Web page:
Letters To The Editor
Put Iowa teacher pay in perspective
To The Editor:
This A.M. I heard a request from a teacher wanting us to contact our legislators about a raise in teacher's pay in Iowa. Iowa is 41st on the teachers pay scale.
Let me tell you about the advantages of teaching in Iowa. 1. Teachers can remain close to home and family. 2. There is less violence. 3. There are fewer gangs. 4. There is less population. 5. People are more friendly and tolerant. 6. Some/more parents are involved in the child's education 7. We have a more moderate climate.
Teachers in Iowa are fortunate to have a job in Iowa.
We helped educate two teachers, they are both teaching in El Paso, Texas. We are lucky to see them once a year.
So when teachers in Iowa complain about low pay, remember the advantages. Plus there are 49 other states to teach in. And there are probably 20-30 applicants waiting for that job of yours.
- Ann M. Thomas, Storm Lake
Keep technology on - and in - the earth
To The Editor:
Regarding the coal mine distasters: In this high tech world, just briefly, just an idea.
Doctors are able to go inside a patient via a tiny wire/take video with a TV camera attached and be able to view the condition of a specific organ (heart) and diagnose treatment, if any, without opening the chest cavity. Been there. After viewing and making a diagnostic decision on a deceased organ (gall bladder) without opening that area except a small hole where the tube is inserted and the problem is removed. Been there also. Fantastic things!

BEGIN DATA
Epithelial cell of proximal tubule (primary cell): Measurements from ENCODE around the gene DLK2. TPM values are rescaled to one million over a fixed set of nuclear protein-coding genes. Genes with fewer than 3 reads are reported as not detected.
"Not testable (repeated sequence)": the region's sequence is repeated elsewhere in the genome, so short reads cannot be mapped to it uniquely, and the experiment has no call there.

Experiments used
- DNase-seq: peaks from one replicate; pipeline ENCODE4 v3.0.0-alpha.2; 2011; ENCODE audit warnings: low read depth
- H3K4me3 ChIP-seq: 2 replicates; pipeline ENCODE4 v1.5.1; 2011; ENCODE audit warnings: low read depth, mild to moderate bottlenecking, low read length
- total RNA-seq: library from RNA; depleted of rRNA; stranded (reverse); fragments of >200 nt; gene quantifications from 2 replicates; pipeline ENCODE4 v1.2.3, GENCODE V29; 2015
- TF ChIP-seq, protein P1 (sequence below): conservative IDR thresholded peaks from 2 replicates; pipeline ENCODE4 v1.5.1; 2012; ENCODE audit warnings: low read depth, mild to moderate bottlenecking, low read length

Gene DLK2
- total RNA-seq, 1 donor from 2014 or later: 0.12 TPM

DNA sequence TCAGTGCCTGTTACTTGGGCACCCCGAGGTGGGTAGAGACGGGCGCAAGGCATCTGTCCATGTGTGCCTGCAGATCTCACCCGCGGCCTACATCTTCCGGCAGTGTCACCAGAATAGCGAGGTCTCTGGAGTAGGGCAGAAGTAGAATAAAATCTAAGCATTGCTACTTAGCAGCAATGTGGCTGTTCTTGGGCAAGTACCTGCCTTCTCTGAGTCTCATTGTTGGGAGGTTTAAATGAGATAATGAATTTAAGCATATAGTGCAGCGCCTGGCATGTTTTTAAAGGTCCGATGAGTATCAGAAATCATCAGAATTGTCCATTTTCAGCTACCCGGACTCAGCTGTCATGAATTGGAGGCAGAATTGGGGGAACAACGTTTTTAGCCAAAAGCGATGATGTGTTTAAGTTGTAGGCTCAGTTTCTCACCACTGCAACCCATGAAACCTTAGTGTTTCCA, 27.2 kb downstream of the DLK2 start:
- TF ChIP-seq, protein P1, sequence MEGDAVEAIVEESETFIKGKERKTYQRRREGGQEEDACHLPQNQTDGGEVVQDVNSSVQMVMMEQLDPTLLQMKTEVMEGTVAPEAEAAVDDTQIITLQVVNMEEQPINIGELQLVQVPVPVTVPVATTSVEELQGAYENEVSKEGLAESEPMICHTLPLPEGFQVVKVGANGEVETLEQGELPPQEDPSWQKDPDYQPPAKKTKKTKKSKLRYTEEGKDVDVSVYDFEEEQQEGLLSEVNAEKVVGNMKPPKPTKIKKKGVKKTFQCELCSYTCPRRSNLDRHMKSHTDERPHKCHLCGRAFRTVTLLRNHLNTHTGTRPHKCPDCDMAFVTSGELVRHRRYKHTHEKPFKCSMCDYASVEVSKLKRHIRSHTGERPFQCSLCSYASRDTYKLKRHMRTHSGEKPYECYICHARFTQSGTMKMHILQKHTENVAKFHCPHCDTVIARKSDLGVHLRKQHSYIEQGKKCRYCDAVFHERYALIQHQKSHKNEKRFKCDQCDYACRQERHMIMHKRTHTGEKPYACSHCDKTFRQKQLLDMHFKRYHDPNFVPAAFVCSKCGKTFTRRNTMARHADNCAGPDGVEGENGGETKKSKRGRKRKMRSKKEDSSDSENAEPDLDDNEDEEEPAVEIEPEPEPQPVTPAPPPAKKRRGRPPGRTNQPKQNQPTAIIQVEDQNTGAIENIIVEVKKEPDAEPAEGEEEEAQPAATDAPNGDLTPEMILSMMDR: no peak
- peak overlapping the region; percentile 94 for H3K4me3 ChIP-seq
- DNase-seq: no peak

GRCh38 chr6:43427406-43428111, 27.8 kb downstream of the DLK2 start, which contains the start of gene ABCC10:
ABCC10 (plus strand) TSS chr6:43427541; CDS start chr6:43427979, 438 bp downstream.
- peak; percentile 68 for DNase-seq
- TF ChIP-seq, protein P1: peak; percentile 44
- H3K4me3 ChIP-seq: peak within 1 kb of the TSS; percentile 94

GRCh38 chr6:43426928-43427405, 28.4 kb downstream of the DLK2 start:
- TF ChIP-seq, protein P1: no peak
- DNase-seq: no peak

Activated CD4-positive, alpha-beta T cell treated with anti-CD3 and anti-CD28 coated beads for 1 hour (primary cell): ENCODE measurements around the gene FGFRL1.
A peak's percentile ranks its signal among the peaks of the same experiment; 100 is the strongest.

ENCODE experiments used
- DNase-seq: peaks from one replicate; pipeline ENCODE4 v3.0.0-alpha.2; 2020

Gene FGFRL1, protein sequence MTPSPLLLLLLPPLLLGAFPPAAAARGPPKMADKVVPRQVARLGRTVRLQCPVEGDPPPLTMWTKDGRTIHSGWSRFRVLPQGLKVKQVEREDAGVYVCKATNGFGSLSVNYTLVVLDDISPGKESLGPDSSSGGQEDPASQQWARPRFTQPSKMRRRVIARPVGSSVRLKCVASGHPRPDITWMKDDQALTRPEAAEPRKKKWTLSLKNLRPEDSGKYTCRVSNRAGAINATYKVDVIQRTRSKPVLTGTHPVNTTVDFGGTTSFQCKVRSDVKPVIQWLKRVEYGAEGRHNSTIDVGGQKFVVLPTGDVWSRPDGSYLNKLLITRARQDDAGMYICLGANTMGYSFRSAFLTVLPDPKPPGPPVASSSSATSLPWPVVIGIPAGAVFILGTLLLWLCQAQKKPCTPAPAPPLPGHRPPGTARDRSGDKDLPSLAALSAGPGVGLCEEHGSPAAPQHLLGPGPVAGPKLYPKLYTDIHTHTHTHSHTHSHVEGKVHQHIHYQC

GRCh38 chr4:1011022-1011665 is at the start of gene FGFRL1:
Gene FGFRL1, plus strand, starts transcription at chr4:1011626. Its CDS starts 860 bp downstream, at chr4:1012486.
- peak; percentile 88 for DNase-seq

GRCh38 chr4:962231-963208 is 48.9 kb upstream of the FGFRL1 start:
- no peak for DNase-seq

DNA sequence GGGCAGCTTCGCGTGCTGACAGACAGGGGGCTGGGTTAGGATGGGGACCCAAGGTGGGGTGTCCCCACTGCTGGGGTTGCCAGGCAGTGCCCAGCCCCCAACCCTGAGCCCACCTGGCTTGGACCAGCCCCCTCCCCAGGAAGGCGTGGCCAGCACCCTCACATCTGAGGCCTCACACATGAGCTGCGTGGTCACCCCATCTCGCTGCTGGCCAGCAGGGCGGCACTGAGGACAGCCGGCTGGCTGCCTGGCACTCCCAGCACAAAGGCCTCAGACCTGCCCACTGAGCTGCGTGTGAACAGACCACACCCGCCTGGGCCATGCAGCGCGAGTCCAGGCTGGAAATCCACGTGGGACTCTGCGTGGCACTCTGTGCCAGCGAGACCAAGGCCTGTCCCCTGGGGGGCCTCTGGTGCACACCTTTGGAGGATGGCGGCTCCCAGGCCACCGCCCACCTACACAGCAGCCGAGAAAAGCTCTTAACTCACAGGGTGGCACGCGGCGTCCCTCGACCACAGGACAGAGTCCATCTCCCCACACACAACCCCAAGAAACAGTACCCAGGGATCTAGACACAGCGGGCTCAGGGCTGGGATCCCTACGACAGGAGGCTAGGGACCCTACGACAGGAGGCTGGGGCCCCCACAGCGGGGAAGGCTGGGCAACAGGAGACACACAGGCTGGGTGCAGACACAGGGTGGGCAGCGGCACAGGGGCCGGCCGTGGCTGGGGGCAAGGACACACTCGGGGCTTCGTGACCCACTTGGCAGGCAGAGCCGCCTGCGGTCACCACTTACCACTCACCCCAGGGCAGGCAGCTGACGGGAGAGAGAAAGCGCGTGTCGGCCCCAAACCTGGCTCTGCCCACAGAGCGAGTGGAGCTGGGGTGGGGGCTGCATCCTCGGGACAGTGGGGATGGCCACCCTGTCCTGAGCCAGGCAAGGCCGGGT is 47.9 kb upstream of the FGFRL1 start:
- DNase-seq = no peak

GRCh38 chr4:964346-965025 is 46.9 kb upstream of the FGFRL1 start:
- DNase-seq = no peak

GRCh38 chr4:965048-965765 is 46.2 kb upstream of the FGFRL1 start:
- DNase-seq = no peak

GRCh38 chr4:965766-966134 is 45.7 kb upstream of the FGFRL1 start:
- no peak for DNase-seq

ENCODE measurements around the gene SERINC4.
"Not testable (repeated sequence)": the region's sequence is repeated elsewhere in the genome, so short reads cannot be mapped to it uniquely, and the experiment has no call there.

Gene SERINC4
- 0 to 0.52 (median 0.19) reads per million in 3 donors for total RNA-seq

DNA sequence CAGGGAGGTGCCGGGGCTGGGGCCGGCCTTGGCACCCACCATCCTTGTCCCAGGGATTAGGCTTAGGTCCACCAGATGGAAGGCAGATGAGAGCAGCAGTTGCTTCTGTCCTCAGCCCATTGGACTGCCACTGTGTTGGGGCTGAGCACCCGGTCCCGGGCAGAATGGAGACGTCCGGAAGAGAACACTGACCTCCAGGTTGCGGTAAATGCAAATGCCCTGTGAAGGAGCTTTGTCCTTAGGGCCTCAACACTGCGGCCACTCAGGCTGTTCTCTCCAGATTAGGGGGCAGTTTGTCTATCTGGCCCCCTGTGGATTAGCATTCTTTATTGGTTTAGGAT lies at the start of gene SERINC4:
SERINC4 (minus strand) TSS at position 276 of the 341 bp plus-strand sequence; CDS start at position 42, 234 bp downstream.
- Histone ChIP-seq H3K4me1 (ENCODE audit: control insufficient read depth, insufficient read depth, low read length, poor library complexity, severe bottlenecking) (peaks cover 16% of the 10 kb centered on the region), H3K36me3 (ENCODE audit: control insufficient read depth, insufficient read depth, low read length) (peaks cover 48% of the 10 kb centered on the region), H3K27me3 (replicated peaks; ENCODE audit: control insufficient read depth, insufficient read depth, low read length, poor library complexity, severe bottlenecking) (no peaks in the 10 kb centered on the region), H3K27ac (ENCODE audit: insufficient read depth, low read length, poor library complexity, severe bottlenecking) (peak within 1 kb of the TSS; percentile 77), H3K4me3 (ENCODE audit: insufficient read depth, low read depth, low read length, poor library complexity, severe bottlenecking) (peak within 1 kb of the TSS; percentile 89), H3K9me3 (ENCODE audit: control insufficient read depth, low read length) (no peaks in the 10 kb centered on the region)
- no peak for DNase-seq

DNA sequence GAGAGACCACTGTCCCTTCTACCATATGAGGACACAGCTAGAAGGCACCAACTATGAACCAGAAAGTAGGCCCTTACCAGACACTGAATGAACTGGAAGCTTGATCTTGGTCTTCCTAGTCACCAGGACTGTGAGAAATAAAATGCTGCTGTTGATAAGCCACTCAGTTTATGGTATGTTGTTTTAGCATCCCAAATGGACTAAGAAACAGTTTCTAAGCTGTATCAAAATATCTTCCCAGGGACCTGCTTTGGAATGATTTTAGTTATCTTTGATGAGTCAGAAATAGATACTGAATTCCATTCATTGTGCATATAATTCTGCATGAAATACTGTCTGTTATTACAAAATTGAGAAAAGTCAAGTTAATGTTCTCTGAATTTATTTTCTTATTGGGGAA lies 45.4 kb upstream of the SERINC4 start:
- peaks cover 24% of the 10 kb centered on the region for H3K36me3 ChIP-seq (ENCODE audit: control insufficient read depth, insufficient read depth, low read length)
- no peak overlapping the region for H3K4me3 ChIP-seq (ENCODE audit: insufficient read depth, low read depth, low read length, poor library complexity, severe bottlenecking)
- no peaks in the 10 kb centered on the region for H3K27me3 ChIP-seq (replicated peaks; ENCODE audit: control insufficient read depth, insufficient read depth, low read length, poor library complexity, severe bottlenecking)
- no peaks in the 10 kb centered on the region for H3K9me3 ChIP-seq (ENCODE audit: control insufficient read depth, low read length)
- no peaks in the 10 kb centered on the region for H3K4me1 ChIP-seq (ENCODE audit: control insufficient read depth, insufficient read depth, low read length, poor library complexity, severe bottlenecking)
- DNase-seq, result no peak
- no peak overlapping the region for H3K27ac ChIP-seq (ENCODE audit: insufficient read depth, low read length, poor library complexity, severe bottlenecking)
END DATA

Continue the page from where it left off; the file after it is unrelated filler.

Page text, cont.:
Isn't it possible then, for someone(s) with that kind of brain to figure out a way to put down a point into the earth to where the coal deposit is (with a camera on the point). Enlarge the opening then put down the piece to burrow underground through the coal, making packets, filled with coal. Put down a robot(s) to do the work needed inside the mine and to alert topside where to drill holes atop the packets and then coal may be spewed out topside for the humans to transport away. So, I don't have all the details, what do I know, but there has to be a better way!
P.S. - Man on the moon, unmanned spacecraft sent to land lightyears away. For what? Please, let's use our technology to devise ways to make man safer on and under the earth.
- Chris Widman, Storm Lake
Too caucasian to get a job?
To the Editor:
I didn't use to be considered a prejudice person but being unemployed for a year I find myself getting that way. I moved back to Storm Lake in September because I had searched for work in Sioux City for seven months and was unable to find work and was forced to move back in with my parents and have been actively seeking work here.
But the situation is worse as I am unable to speak Spanish; I applied at Tyson's for a job doing cleaning and chemicals as I have a chemical handlers license. I thought that would not be hard but a Latino untrained unexperienced came in to apply the same day - that person got the job. Why did I go to school and get an education and spend a lot of money for an untrained inexperienced person to get the job? It doesn't make sense to me. In Storm Lake in order to get a job in a convenience store, I have to speak Spanish. We are a long ways from Mexico.
I know what blacks went through in the civil rights movement. Do I as a white person need to be another Martin Luther King Jr.? At one time I could quit a job and have another the same day, not any more. I become angry when I hear how we should protect all the illegals, who don't pay taxes and spend their money in Mexico and now they want to be able to claim Social Security when they get old and are sent back to Mexico because they are illegal. I am in full agreement with the new immigration laws which include the rule that an employer cannot get a tax credit unless a person has a legal right to work in the USA and I really don't think it will hurt our country to send illegals back. It will create jobs for people like me born in the United States.